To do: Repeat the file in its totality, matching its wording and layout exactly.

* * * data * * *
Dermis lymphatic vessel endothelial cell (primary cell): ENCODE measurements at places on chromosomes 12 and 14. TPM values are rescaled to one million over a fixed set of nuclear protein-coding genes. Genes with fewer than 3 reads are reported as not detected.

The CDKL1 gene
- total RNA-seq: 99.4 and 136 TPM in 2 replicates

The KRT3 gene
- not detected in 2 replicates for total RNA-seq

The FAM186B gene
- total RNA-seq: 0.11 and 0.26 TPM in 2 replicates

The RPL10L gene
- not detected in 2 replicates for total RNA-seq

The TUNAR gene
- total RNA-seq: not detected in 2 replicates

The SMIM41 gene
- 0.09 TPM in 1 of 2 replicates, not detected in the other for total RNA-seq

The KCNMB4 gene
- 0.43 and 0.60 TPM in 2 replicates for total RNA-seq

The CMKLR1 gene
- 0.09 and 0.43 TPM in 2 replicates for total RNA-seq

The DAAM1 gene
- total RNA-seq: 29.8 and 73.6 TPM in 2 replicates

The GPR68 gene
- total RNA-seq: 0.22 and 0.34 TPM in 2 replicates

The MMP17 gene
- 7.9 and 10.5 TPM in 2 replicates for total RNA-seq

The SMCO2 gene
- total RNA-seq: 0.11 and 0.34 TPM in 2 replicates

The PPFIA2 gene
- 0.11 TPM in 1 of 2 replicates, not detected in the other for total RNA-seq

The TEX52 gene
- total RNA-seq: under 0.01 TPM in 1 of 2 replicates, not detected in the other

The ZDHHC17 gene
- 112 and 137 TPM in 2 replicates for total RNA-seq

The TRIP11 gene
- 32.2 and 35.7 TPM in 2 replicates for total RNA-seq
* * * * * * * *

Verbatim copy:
Dermis lymphatic vessel endothelial cell (primary cell): ENCODE measurements at places on chromosomes 12 and 14. TPM values are rescaled to one million over a fixed set of nuclear protein-coding genes. Genes with fewer than 3 reads are reported as not detected.

The CDKL1 gene
- total RNA-seq: 99.4 and 136 TPM in 2 replicates

The KRT3 gene
- not detected in 2 replicates for total RNA-seq

The FAM186B gene
- total RNA-seq: 0.11 and 0.26 TPM in 2 replicates

The RPL10L gene
- not detected in 2 replicates for total RNA-seq

The TUNAR gene
- total RNA-seq: not detected in 2 replicates

The SMIM41 gene
- 0.09 TPM in 1 of 2 replicates, not detected in the other for total RNA-seq

The KCNMB4 gene
- 0.43 and 0.60 TPM in 2 replicates for total RNA-seq

The CMKLR1 gene
- 0.09 and 0.43 TPM in 2 replicates for total RNA-seq

The DAAM1 gene
- total RNA-seq: 29.8 and 73.6 TPM in 2 replicates

The GPR68 gene
- total RNA-seq: 0.22 and 0.34 TPM in 2 replicates

The MMP17 gene
- 7.9 and 10.5 TPM in 2 replicates for total RNA-seq

The SMCO2 gene
- total RNA-seq: 0.11 and 0.34 TPM in 2 replicates

The PPFIA2 gene
- 0.11 TPM in 1 of 2 replicates, not detected in the other for total RNA-seq

The TEX52 gene
- total RNA-seq: under 0.01 TPM in 1 of 2 replicates, not detected in the other

The ZDHHC17 gene
- 112 and 137 TPM in 2 replicates for total RNA-seq

The TRIP11 gene
- 32.2 and 35.7 TPM in 2 replicates for total RNA-seq